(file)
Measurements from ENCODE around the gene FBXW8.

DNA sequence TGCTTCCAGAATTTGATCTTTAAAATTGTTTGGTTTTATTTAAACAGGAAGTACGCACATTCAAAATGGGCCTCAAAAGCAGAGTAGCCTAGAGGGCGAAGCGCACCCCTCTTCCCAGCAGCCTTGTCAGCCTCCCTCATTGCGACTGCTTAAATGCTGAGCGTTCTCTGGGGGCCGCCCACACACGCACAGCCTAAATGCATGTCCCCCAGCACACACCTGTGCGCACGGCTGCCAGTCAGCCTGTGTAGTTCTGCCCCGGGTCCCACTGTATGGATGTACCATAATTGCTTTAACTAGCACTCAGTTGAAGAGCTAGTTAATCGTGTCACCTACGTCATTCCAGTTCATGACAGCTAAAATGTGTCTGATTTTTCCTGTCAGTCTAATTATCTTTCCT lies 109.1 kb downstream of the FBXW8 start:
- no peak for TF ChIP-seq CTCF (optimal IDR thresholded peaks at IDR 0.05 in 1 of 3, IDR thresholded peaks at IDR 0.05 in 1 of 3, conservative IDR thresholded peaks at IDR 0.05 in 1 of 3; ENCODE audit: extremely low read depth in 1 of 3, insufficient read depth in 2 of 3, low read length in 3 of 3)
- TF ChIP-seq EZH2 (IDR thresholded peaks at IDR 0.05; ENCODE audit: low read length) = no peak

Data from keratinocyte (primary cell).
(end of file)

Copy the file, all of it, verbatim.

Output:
Measurements from ENCODE around the gene FBXW8.

DNA sequence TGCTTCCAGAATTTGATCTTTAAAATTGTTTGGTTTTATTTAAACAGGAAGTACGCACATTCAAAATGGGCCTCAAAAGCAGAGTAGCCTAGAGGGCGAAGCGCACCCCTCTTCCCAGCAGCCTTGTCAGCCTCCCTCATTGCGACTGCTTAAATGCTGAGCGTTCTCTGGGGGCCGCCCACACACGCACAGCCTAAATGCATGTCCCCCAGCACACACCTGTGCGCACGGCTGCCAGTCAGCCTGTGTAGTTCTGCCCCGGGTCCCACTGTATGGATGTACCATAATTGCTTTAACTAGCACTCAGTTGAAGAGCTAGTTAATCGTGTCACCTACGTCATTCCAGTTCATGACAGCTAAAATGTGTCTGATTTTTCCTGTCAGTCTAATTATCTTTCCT lies 109.1 kb downstream of the FBXW8 start:
- no peak for TF ChIP-seq CTCF (optimal IDR thresholded peaks at IDR 0.05 in 1 of 3, IDR thresholded peaks at IDR 0.05 in 1 of 3, conservative IDR thresholded peaks at IDR 0.05 in 1 of 3; ENCODE audit: extremely low read depth in 1 of 3, insufficient read depth in 2 of 3, low read length in 3 of 3)
- TF ChIP-seq EZH2 (IDR thresholded peaks at IDR 0.05; ENCODE audit: low read length) = no peak

Data from keratinocyte (primary cell).